Alex Murphy’s review published on Letterboxd:
Knives Out was in the vanguard of the whodunnit revival that has only grown since 2017. It was a buzzy smash hit, and Netflix paid an eye-watering $465 million dollars for the rights to two sequels. Glass Onion: A Knives Out Mystery is the first of these, hyped up for a Christmas streaming release. It's going to do stellar business.
2022 has had a striking trend of mocking contemptible rich people, on TV in The White Lotus or in films like The Menu or Triangle of Sadness. In Glass Onion, we meet another glossy all-star cast of self-serving 'disruptors' who each receive intricate brainteaser boxes with invitations from their friend, tech billionaire Miles Bron (Edward Norton). US Governor Claire (Kathryn Hahn), scientist Lionel (Leslie Odom Jr.), vapid fashionista Birdie (Kate Hudson), and men's rights vlogger Duke (Dave Bautista) all answer the summons and head to Miles' private Greek island, a marvel of hi-tech vanity topped with a giant glass onion, for a murder mystery weekend. Embittered ex-business partner Andi (Janelle Monáe) is also unexpectedly onboard for the trip, apparently to spit venom at her former friends for backing Miles when he cut her out of the company they founded. Birdie's assistant Peg (Jessica Henwick) and Duke's girlfriend Whiskey (Madelyn Cline) are there to gaze in bemusement at these monsters, and everyone feels nicely fleshed out. All of the characters are in hock to Miles in some way, and Norton is wonderfully domineering as the preening, self-important billionaire.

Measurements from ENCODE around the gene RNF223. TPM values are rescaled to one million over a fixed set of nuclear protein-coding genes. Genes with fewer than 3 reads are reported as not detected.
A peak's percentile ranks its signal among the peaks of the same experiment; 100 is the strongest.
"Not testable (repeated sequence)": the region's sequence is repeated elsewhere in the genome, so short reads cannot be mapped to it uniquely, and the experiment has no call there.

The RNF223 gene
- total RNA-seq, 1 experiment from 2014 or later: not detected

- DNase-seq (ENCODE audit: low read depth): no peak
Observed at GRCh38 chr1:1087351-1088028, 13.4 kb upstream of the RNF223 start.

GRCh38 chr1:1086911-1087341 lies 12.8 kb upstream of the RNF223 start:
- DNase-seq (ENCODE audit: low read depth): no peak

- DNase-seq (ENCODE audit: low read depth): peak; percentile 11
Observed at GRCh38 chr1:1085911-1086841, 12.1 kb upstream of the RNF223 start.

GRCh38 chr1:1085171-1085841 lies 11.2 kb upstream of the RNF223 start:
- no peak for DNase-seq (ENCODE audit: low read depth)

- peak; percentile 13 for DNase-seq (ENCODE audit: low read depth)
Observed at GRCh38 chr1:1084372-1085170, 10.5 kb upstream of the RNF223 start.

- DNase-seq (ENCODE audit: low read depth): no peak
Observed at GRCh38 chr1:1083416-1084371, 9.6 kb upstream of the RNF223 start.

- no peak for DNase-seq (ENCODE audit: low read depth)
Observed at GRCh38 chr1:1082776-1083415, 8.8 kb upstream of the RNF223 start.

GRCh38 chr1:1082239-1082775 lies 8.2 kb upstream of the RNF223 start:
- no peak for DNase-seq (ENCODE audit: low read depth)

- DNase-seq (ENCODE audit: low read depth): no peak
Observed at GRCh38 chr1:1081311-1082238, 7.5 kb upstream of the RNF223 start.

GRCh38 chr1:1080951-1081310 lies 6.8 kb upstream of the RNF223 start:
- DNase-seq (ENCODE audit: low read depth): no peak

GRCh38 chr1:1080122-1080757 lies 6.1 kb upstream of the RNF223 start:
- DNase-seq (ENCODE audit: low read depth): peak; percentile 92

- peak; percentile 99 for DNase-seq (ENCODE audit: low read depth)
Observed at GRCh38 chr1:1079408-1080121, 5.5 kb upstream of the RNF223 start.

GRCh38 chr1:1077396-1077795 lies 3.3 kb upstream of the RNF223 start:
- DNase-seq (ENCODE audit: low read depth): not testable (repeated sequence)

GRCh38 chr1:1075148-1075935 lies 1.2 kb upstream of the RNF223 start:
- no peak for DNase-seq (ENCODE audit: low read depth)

Most importantly, writer-director Rian Johnson (Looper, The Last Jedi) and star Daniel Craig are back. The playful panache that these two bring is the greatest asset of these films, as Miles' murder mystery takes its inevitable dark turn. Craig's turn as softly-spoken Southern private eye Benoit Blanc has been his breakout role as he moves on from James Bond, and his performance is as lively as ever. Watching him stroll nonchalantly through a swimming pool, fully clothed, or grow increasingly exasperated at the spineless avarice of the party is always a pleasure. The mystery is satisfying, and unpredictable, with flashbacks and twists reinterpreting the assumed facts again and again. The climax felt like it went on a bit, and there isn't much that is new about Glass Onion. It is nonetheless a beautifully engineered puzzle box, and I marginally preferred it to the original.